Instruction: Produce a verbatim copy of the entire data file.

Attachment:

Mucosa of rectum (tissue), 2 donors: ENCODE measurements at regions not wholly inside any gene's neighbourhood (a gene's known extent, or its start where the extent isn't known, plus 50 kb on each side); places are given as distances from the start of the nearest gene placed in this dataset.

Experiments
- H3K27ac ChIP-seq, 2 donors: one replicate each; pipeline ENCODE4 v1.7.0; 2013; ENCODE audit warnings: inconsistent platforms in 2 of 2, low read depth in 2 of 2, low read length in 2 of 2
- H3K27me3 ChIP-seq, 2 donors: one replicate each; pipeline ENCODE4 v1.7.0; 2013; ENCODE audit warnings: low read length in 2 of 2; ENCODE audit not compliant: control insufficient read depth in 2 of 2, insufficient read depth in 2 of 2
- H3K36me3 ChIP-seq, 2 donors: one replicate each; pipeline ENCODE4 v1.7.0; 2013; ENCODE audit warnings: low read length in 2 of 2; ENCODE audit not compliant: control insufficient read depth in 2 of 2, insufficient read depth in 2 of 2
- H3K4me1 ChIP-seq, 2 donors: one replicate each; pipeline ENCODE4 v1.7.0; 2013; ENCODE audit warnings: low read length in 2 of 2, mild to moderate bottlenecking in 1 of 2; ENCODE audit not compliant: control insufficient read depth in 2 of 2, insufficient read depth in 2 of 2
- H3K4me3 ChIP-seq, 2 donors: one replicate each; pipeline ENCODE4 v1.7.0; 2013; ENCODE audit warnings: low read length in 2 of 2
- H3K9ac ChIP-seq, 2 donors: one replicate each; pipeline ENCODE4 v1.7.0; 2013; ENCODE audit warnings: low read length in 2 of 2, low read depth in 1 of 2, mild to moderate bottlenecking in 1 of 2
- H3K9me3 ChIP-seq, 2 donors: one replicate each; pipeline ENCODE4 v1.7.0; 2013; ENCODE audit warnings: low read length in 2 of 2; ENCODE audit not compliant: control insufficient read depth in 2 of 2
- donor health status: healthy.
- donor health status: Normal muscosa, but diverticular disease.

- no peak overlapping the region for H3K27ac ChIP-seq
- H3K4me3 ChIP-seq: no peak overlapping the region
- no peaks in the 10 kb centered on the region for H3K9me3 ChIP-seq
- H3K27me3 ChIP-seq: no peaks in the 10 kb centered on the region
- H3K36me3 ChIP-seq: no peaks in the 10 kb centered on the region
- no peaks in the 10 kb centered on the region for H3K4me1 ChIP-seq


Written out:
Mucosa of rectum (tissue), 2 donors: ENCODE measurements at regions not wholly inside any gene's neighbourhood (a gene's known extent, or its start where the extent isn't known, plus 50 kb on each side); places are given as distances from the start of the nearest gene placed in this dataset.

Experiments
- H3K27ac ChIP-seq, 2 donors: one replicate each; pipeline ENCODE4 v1.7.0; 2013; ENCODE audit warnings: inconsistent platforms in 2 of 2, low read depth in 2 of 2, low read length in 2 of 2
- H3K27me3 ChIP-seq, 2 donors: one replicate each; pipeline ENCODE4 v1.7.0; 2013; ENCODE audit warnings: low read length in 2 of 2; ENCODE audit not compliant: control insufficient read depth in 2 of 2, insufficient read depth in 2 of 2
- H3K36me3 ChIP-seq, 2 donors: one replicate each; pipeline ENCODE4 v1.7.0; 2013; ENCODE audit warnings: low read length in 2 of 2; ENCODE audit not compliant: control insufficient read depth in 2 of 2, insufficient read depth in 2 of 2
- H3K4me1 ChIP-seq, 2 donors: one replicate each; pipeline ENCODE4 v1.7.0; 2013; ENCODE audit warnings: low read length in 2 of 2, mild to moderate bottlenecking in 1 of 2; ENCODE audit not compliant: control insufficient read depth in 2 of 2, insufficient read depth in 2 of 2
- H3K4me3 ChIP-seq, 2 donors: one replicate each; pipeline ENCODE4 v1.7.0; 2013; ENCODE audit warnings: low read length in 2 of 2
- H3K9ac ChIP-seq, 2 donors: one replicate each; pipeline ENCODE4 v1.7.0; 2013; ENCODE audit warnings: low read length in 2 of 2, low read depth in 1 of 2, mild to moderate bottlenecking in 1 of 2
- H3K9me3 ChIP-seq, 2 donors: one replicate each; pipeline ENCODE4 v1.7.0; 2013; ENCODE audit warnings: low read length in 2 of 2; ENCODE audit not compliant: control insufficient read depth in 2 of 2
- donor health status: healthy.
- donor health status: Normal muscosa, but diverticular disease.

- no peak overlapping the region for H3K27ac ChIP-seq
- H3K4me3 ChIP-seq: no peak overlapping the region
- no peaks in the 10 kb centered on the region for H3K9me3 ChIP-seq
- H3K27me3 ChIP-seq: no peaks in the 10 kb centered on the region
- H3K36me3 ChIP-seq: no peaks in the 10 kb centered on the region
- no peaks in the 10 kb centered on the region for H3K4me1 ChIP-seq